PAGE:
Climbing plants give fences, walls, trellis, arches or obelisks the “wow” factor. Great for screening unsightly areas of the garden, they also brighten up bare walls and add height to your borders. Here’s our guide to the best climbing plants and wall-trained shrubs for sunny and shady spots in your garden.
Perennials also make excellent choices for planting in containers, though you do need think about how you’re going to train them because they can get quite big as they mature. Give long flowering indigo violet Asarina scandens 'Jewel Mixed' a try, or Clematis montana 'Rubens' whose pale pink blooms will get your garden display off to a spectacular early summer start.
Cold and sunless north-facing walls might seem an unpromising environment for climbers to thrive, but some plants cope with these conditions rather well. Likewise, east-facing walls which only get light in the morning tend to be a chilly spot in the garden, but you’d be surprised how much just a little splash of early sun adds to the growing potential.
That said, both north and east-facing walls are better suited to foliage plants than bloomers. East walls in particular can be tricky places to grow flowering plants, because winter-frosted buds and leaves struck by the morning sun can defrost too quickly causing cell damage which makes them brown and wither.
Good foliage climbers include Parthenocissus quinquefolia, better known as Virginia creeper, a carefree plant that’s easy to grow anywhere including shady spots. The leaves turn a stunning crimson colour in autumn. Alternatively, Hedera helix 'Green Ripple' is a very attractive ivy which offers evergreen coverage for shady walls and fences.
South and west-facing walls absorb the heat of the sun throughout much of the day and retain it overnight, making these ideal spots for less hardy plants like Ceanothus x delileanus 'Gloire de Versailles' (Californian Lilac), and the stunning violet passion flower, Passiflora 'Violacea Victoria'.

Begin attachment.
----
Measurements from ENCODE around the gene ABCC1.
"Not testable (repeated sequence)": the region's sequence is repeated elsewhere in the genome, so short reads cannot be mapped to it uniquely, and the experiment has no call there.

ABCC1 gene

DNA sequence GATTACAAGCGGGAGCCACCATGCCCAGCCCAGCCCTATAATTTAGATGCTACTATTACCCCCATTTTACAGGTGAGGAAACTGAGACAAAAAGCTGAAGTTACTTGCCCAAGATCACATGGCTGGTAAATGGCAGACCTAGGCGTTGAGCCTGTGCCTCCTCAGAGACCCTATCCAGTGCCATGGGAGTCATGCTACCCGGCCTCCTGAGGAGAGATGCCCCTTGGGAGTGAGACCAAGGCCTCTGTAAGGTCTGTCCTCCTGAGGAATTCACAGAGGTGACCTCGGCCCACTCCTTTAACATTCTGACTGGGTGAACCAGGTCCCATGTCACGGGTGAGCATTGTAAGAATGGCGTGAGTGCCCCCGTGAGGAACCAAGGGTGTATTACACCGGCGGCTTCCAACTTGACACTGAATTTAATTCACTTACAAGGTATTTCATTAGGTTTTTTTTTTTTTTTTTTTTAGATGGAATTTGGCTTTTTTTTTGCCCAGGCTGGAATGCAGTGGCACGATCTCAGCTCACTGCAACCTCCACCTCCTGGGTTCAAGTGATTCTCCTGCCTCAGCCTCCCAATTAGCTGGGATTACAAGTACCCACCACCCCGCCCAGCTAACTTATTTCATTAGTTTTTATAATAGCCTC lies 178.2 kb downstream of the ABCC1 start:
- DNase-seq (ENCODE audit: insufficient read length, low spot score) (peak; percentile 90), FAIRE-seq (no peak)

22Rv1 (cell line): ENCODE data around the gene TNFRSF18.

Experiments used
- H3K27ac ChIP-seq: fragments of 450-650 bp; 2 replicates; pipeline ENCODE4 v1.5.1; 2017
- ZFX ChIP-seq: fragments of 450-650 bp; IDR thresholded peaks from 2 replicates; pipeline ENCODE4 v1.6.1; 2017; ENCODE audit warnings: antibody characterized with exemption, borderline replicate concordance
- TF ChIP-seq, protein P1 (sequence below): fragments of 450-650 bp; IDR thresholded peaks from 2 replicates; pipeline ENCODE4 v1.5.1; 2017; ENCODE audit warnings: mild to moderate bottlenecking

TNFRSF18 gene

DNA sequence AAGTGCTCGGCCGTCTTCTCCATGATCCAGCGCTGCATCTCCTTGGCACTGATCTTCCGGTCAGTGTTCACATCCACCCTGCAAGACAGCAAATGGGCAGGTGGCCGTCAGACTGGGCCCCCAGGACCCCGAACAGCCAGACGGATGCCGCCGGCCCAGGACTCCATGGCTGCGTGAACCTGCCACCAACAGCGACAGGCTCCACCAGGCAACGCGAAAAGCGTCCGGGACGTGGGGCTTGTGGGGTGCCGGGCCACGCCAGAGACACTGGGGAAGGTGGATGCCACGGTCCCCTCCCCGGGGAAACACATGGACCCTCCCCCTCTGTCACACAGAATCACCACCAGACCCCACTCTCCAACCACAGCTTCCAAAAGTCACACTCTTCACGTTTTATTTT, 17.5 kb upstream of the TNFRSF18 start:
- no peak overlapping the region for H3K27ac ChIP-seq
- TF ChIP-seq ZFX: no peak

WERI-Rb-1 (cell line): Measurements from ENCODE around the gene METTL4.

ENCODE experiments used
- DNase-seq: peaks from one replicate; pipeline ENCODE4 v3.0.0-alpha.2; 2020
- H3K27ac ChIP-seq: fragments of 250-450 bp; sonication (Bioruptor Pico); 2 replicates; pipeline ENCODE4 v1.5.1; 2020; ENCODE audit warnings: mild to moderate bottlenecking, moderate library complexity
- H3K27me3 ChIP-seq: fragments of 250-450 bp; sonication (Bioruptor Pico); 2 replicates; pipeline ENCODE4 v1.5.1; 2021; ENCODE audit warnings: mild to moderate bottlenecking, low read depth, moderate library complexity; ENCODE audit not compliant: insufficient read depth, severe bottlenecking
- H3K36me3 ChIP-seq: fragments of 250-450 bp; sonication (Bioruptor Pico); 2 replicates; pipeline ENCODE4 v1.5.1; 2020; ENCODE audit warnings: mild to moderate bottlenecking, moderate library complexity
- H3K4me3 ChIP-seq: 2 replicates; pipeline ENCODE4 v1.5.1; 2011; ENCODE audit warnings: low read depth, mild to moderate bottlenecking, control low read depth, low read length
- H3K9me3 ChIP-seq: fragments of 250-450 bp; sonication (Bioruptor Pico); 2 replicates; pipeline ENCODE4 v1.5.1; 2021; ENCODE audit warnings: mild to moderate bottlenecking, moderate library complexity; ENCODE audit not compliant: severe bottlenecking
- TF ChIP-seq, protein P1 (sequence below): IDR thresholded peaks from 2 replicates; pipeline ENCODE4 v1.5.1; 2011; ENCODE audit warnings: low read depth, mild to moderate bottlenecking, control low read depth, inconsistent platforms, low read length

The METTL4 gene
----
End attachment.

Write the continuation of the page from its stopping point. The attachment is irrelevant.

Winter-flowering climbing plants, and wall shrubs like silk-tassel bush (Garrya) and Wintersweet (Chimonanthus), will also benefit from warmth early in the year and will flower more freely against a south or west-facing wall.
Alternatively, why not try growing fruit trees against a sunny wall for a spectacular show of spring blossom and fresh home-grown produce straight from your garden? To save space, fruit trees can be trained as cordons, fans or espaliers.
In sunny spots where the soil is prone to drying in the heat, it’s vital to ensure you dig in plenty of organic matter like well-rotted manure or compost before planting. Mulching with organic matter or pebbles also helps to conserve moisture during the summer.
All climbing plants need some training to get them started. When planting your new climber or shrub, make sure you plant it 30-45cm away from the base of a wall or fence so the rain can reach the roots of the plant.
Climbers like ivy and Virginia creeper have aerial roots which help them cling to surfaces like walls and fences, but other climbers like honeysuckle and clematis need a framework to scramble over. Wall shrubs don’t climb naturally and need training and tying in to a support.
Use a series of horizontal or vertical wires, or a trellis attached to the wall to provide support for your climbing plants. Tie in new shoots with soft garden twine. Garden structures for climbing plants need to be strong and secure as plants can become very heavy with age.
We hope our list of climbing plants for walls and fences provides you with plenty of inspiration. Whatever surface you’re trying to cover, and whatever conditions you’re planting in, Thompson and Morgan has a climbing plant to suit every garden.
For more top climbing plant recommendations and expert growing guides, head to our hub page.
How do you plant climbing plants?
Plant new climbers or shrubs 30-45cm away from the base of a wall or fence so rain can reach the roots. Climbers like ivy have aerial roots which help them cling to walls and fences, but other climbers like honeysuckle and clematis need a framework to scramble over.
What should I use to support climbing plants?
Use a series of horizontal and vertical wires, or trellis to support climbing plants. Tie in new shoots with soft garden twine. Garden structures like arches or pagodas need to be strong as climbing plants can become heavy with age.
Can you grow climbing plants in containers?
Climbing plants do well in containers but you'll need to water them regularly. Good annual climbers include Sweet peas, Black-eyed Susan, Morning Glory and Nasturtiums. Good perennial choices include the long flowering Asarina scandens 'Jewel Mixed', or Clematis montana 'Rubens'.
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